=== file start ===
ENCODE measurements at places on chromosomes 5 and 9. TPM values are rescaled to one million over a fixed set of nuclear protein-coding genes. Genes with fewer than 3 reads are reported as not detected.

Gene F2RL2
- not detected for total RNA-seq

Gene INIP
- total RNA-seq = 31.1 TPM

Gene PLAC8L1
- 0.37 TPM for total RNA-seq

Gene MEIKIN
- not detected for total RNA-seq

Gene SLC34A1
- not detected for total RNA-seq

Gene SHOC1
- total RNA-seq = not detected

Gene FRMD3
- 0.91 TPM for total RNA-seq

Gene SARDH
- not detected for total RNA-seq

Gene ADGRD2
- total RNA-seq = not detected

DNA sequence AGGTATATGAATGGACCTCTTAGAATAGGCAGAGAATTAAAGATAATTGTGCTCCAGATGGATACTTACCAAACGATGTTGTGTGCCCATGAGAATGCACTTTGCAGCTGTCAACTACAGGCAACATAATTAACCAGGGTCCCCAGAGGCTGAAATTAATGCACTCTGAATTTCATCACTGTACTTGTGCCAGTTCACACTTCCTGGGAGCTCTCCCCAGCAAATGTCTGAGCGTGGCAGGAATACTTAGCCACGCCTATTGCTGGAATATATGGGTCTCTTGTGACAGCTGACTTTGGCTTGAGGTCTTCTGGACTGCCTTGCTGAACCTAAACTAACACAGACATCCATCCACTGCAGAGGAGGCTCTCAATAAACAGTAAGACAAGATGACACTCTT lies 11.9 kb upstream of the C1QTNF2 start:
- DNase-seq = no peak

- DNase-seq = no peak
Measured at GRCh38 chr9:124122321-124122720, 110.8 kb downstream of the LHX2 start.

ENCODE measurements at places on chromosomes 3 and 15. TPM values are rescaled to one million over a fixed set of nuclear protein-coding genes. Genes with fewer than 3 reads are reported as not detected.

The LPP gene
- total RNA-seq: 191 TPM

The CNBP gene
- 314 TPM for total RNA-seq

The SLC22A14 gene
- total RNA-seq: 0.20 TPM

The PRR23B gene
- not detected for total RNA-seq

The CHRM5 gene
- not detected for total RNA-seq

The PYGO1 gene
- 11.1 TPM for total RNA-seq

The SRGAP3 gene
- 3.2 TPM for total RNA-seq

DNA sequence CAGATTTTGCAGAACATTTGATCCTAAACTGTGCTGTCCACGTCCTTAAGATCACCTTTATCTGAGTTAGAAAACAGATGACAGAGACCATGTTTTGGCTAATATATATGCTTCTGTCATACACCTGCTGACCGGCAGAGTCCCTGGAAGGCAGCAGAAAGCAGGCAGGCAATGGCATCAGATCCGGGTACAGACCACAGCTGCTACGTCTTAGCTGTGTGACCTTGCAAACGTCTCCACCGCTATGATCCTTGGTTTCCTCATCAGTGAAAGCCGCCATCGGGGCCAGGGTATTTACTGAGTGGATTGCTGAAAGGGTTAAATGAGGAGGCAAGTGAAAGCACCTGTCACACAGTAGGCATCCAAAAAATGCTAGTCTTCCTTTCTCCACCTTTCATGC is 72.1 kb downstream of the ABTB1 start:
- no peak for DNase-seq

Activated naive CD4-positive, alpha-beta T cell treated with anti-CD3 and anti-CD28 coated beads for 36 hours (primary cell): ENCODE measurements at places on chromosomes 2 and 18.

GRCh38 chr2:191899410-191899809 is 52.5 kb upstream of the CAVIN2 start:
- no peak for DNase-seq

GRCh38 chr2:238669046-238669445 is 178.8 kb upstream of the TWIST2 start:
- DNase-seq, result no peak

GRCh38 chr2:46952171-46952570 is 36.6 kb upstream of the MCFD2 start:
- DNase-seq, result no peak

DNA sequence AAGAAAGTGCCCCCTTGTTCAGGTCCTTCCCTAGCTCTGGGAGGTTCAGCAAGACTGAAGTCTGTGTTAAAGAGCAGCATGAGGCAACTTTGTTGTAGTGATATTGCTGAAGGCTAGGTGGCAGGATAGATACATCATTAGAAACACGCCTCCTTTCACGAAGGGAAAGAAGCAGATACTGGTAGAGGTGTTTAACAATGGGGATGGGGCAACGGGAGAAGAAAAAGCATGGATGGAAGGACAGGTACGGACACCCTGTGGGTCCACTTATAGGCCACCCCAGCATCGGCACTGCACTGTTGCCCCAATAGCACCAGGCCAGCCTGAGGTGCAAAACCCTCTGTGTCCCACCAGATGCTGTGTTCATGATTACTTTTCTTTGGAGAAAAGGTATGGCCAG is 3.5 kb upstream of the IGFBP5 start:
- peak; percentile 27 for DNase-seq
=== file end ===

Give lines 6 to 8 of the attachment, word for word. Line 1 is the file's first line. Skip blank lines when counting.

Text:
Gene PLAC8L1
- 0.37 TPM for total RNA-seq

Gene MEIKIN